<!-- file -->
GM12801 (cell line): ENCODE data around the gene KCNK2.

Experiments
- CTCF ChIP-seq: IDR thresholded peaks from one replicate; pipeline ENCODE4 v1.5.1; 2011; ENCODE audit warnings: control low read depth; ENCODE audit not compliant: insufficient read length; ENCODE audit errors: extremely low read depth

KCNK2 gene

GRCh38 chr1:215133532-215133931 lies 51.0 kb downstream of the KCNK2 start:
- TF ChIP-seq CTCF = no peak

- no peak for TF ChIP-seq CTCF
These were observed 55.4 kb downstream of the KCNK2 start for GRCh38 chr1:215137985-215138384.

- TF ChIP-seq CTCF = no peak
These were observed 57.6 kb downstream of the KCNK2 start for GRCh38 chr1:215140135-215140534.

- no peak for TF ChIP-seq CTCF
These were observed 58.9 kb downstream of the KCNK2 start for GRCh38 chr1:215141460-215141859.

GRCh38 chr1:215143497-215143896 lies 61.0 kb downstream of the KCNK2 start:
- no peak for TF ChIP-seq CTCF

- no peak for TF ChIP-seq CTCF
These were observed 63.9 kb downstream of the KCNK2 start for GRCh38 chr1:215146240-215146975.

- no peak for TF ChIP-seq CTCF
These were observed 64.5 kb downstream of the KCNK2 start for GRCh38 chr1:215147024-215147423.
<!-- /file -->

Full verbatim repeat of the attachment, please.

GM12801 (cell line): ENCODE data around the gene KCNK2.

Experiments
- CTCF ChIP-seq: IDR thresholded peaks from one replicate; pipeline ENCODE4 v1.5.1; 2011; ENCODE audit warnings: control low read depth; ENCODE audit not compliant: insufficient read length; ENCODE audit errors: extremely low read depth

KCNK2 gene

GRCh38 chr1:215133532-215133931 lies 51.0 kb downstream of the KCNK2 start:
- TF ChIP-seq CTCF = no peak

- no peak for TF ChIP-seq CTCF
These were observed 55.4 kb downstream of the KCNK2 start for GRCh38 chr1:215137985-215138384.

- TF ChIP-seq CTCF = no peak
These were observed 57.6 kb downstream of the KCNK2 start for GRCh38 chr1:215140135-215140534.

- no peak for TF ChIP-seq CTCF
These were observed 58.9 kb downstream of the KCNK2 start for GRCh38 chr1:215141460-215141859.

GRCh38 chr1:215143497-215143896 lies 61.0 kb downstream of the KCNK2 start:
- no peak for TF ChIP-seq CTCF

- no peak for TF ChIP-seq CTCF
These were observed 63.9 kb downstream of the KCNK2 start for GRCh38 chr1:215146240-215146975.

- no peak for TF ChIP-seq CTCF
These were observed 64.5 kb downstream of the KCNK2 start for GRCh38 chr1:215147024-215147423.